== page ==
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Diseases & Conditions

Hair Loss

Alopecia areata is a condition that causes a person’s hair to fall out. (Alopecia is the medical term for baldness; there are various types of alopecia, including alopecia areata.)

Alopecia areata is an autoimmune disease; that is, the person's immune system attacks their body, in this case, their hair follicles. When this happens, the person’s hair begins to fall out, often in clumps the size and shape of a quarter. The extent of the hair loss varies; in some cases, it is only in a few spots. In others, the hair loss can be greater. On rare occasions, the person loses all of the hair on his or her head (alopecia areata totalis) or entire body (alopecia areata universalis).

It is believed that the person’s genetic makeup may trigger the autoimmune reaction of alopecia, along with a virus or a substance the person comes into contact with.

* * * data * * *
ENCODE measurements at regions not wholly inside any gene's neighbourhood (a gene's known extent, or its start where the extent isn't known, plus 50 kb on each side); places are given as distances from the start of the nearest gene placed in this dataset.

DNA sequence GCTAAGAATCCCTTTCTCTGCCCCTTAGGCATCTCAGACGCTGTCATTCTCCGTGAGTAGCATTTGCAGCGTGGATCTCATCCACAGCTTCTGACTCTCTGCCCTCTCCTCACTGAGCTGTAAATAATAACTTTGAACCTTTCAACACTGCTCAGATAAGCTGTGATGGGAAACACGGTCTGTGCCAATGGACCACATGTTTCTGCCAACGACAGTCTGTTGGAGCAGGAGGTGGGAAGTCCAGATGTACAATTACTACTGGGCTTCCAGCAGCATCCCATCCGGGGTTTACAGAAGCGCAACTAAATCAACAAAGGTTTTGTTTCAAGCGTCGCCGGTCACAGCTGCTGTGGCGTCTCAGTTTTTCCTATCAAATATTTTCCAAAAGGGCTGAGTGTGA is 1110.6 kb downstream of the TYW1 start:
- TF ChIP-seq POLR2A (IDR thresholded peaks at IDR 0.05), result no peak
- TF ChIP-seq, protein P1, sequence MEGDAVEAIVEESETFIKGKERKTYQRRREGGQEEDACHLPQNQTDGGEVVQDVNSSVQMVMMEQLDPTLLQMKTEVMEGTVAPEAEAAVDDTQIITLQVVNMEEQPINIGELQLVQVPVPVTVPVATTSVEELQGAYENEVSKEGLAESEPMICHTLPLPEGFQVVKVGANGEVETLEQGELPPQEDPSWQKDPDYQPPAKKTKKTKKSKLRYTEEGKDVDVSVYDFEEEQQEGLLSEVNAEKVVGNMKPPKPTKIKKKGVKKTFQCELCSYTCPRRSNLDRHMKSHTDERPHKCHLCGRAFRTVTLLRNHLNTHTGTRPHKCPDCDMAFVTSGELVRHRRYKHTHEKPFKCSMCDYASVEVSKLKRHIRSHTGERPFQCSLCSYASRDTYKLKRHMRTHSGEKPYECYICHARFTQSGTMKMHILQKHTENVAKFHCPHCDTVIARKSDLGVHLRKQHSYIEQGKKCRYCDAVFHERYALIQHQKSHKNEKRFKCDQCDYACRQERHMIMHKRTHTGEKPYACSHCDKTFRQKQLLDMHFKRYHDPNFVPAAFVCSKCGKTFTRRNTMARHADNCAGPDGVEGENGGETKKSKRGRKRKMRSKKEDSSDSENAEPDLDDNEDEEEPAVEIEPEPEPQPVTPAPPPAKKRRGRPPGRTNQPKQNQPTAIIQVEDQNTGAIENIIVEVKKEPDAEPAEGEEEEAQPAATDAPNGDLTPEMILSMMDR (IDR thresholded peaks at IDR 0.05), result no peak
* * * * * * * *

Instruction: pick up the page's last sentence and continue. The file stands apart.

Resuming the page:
Alopecia is an unpredictable disease. In some people, hair grows back but falls out again later. In others, hair grows back and remains. Each case is unique. Even if someone loses all of his or her hair, there is a chance that it will grow back.

Other tips

Apart from drug treatments, there are various cosmetic and protective techniques that people with alopecia can try. These include:

  • Using makeup to hide or minimize hair loss
  • Wearing sunglasses to protect the eyes from the sun and the environment
  • Wearing coverings (wigs, hats, or scarves) to protect the head from the elements
  • Eating a well-balanced diet. Hair growth is a vitamin- and mineral-dependent process. People on fad diets often have problems with hair loss (although not specifically related to alopecia areata.)
  • Reducing stress. Although never proven through large trials and investigations, many people with new onset alopecia areata have had recent stresses in life, such as work, family, deaths, surgeries, accidents, etc.

While the disease is not medically serious, it can impact people psychologically. Support groups are available to help people with alopecia deal with the psychological effects of the condition. Further information may be found at the National Alopecia Areata Foundation.